News has never waited on reporters. But the public has.

Now, that gap is disappearing.

And Campus Times is looking to follow that trend.

When Joel Seligman, then the president of UR, announced he would be stepping down in January, or when norovirus hit campus in 2016, every reader had the right to know immediately.

Even with routine stories, the battle against time remains. Look at a sports recap — how long will it stay relevant?

In an ideal world, we would have no turnaround delivering the news to you. The question is, how close can we get?

The answer is probably bounded at some interval until we all become cyborgs or the rest of journalists lose their jobs to artificial intelligence.

But a factor inherent in this answer is something I’ve been ignoring until now — the quality of journalism. It needs to be above a certain baseline.

Quality here doesn’t just mean accuracy. That’s implied. Publications with a single sliver of integrity should shudder at the thought of bungling a factual detail.

Regardless, our job isn’t to list facts — it’s to weave them into a comprehensive narrative, to give you a solid idea of what’s going on. You’re all quite busy — it’s our job to gather information for you and make it easily digestible.

A well-crafted news article should give you the pieces of truth crucial to understanding the story. It should present them in an order that flows well – in a way that holds attention.. Our mission is to make sure every article we send out meets this standard.

And therein lies the Catch-22.

If an article takes too long to finish, it loses relevance. More importantly, it loses the ability to impact and cause change. If the article is done haphazardly, that impact could be vastly lessened thanks to a muddled narrative.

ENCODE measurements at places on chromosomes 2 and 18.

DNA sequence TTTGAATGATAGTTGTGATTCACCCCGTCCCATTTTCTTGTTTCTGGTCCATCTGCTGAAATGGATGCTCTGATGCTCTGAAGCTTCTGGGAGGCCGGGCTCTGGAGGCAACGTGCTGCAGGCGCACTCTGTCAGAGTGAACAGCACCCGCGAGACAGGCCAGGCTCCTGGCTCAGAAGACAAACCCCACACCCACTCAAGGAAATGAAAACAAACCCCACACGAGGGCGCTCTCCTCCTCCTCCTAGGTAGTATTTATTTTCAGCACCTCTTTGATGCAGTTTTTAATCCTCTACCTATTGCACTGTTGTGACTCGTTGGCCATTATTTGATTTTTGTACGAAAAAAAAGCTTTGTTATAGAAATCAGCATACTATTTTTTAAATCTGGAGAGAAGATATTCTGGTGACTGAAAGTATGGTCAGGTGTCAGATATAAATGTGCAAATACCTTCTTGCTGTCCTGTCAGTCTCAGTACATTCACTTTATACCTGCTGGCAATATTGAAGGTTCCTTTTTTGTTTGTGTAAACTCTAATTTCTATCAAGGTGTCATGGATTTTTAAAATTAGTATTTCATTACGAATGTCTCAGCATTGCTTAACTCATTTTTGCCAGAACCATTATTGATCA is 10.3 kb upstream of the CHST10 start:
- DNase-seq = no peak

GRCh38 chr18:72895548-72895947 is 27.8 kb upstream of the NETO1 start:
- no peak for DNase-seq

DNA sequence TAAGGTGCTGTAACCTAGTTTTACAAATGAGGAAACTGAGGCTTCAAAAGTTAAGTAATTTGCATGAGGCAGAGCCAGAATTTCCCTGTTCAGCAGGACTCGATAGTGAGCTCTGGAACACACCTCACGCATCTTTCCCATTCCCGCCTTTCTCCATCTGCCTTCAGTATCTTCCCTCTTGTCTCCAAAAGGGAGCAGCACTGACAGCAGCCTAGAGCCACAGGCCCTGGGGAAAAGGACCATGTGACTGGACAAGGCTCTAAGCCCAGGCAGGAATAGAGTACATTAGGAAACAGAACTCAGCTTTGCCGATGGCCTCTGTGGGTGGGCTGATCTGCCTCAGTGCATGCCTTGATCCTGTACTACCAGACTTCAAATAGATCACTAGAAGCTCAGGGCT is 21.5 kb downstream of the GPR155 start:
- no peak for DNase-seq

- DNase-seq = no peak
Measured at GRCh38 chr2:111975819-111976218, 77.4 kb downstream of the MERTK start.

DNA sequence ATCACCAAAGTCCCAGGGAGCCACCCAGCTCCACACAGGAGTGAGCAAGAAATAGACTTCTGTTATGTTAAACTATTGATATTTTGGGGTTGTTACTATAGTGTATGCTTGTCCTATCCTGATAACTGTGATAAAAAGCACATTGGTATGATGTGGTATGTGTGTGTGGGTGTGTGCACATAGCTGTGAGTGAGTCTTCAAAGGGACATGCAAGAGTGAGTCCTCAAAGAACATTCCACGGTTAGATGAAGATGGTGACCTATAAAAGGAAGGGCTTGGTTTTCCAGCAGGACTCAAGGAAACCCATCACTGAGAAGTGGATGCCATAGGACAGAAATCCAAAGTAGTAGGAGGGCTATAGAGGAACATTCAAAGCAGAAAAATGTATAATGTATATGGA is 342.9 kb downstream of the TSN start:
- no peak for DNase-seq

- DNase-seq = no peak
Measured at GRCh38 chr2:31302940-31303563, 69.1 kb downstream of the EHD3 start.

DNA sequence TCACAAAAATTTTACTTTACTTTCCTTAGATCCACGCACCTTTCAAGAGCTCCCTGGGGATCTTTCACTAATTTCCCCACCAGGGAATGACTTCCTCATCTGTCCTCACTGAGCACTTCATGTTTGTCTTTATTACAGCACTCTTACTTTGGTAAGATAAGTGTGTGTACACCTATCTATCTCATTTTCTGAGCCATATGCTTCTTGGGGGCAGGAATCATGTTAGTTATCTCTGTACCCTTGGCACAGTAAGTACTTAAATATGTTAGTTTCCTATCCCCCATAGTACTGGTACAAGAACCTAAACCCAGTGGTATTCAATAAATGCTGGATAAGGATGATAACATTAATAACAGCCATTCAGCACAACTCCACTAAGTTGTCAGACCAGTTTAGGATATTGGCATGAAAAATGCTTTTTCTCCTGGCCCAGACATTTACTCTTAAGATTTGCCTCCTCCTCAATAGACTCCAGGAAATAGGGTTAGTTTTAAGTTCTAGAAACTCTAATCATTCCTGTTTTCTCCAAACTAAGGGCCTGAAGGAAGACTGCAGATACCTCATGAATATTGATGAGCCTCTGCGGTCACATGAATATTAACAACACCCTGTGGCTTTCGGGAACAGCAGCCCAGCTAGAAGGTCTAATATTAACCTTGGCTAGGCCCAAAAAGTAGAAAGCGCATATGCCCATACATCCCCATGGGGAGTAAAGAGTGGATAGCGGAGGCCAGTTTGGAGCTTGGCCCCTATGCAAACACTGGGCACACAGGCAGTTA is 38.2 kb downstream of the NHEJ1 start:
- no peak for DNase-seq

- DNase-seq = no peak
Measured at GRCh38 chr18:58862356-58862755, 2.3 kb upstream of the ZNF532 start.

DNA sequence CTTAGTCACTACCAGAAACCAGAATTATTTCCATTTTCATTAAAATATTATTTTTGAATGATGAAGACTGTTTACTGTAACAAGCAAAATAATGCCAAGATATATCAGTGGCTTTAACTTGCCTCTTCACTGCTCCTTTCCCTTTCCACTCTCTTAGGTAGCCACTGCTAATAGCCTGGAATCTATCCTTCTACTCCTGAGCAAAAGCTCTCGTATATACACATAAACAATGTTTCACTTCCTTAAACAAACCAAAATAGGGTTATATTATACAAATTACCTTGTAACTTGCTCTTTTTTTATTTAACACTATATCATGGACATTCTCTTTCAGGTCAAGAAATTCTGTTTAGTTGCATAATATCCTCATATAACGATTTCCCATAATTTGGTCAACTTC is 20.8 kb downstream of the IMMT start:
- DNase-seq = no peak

Worst of all, there could be negative impact due to misinformation based on assumptions or anecdotes rather than careful research.

There’s no one-off solution here. The sweet spot between immediacy and quality depends on a few factors, including the availability of our reporters, their experience level, whether we have useful contacts, and the complexity of the story.

Campus Times isn’t a full-time job. It’s not even a job. We’re a group of volunteer students. That means we have valid responsibilities that can get in the way of the paper.

My predecessor and publisher have already talked about our going digital, with the exception of monthly print editions. With this advent, we’re promising more focus on immediate, well-crafted articles than ever before.

We hope we’re close to reaching the balance between time and quality, given the resources we have. But improvement on both fronts comes with additional contributors.

This talk of journalistic quality may seem imposing, but I’m confident we have a talented staff that can help new writers bring the best out of their work and help them learn how to do the same for others.

But I’m not just writing this to recruit first-years. I also hope our increasing number of readers keep us accountable, as we try to do with the University.

If we miss a chance to positively impact the community by being too late or missing on a detail, we ask for your constructive criticism.

And if you found this to be poorly written or too much of a rehash, my email’s on our website.

Tagged: ct news

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